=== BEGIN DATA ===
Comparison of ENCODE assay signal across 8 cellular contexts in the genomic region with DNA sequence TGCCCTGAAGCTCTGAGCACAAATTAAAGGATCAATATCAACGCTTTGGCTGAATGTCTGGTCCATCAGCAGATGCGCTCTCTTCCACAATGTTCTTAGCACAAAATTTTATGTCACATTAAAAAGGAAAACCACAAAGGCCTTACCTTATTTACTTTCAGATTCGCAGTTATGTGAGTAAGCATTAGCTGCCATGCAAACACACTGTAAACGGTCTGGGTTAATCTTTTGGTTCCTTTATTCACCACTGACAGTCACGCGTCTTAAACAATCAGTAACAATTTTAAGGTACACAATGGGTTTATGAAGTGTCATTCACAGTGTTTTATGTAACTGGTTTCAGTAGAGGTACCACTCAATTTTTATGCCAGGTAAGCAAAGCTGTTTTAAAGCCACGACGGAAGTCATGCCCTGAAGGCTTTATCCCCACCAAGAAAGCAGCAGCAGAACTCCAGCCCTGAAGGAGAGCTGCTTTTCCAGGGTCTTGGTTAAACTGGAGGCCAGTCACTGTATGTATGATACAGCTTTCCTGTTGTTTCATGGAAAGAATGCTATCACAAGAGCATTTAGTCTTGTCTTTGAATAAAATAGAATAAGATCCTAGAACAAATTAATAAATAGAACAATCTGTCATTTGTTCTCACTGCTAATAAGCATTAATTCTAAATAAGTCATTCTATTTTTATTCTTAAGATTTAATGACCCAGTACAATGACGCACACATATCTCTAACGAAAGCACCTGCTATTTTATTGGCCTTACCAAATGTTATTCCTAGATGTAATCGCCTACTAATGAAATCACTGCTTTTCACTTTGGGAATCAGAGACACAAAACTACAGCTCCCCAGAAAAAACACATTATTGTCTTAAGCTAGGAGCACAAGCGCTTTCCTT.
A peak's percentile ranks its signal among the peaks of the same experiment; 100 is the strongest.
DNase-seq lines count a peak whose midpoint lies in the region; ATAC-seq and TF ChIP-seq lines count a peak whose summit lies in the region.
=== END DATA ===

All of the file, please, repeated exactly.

Comparison of ENCODE assay signal across 8 cellular contexts in the genomic region with DNA sequence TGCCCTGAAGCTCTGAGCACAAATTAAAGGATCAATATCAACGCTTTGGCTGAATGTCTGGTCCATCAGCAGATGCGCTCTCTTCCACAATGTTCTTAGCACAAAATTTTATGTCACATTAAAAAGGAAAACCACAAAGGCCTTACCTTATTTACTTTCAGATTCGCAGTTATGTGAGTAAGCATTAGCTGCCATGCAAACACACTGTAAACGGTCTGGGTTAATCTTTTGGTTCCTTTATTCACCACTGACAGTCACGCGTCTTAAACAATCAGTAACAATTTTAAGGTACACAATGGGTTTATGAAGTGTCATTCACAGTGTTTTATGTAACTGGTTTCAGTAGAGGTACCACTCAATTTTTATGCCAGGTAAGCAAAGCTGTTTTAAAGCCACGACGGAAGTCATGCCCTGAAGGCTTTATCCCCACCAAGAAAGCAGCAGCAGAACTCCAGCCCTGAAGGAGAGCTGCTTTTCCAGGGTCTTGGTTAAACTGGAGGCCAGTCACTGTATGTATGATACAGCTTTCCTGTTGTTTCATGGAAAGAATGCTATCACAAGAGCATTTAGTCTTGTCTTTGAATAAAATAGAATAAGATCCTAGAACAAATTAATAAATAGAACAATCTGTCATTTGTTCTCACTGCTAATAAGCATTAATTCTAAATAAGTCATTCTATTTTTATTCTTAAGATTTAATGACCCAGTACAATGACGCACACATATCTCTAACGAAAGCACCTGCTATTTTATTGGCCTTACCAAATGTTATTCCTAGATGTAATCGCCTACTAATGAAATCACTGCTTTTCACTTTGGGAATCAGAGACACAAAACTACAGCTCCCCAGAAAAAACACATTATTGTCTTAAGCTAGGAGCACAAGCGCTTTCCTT.
A peak's percentile ranks its signal among the peaks of the same experiment; 100 is the strongest.
DNase-seq lines count a peak whose midpoint lies in the region; ATAC-seq and TF ChIP-seq lines count a peak whose summit lies in the region.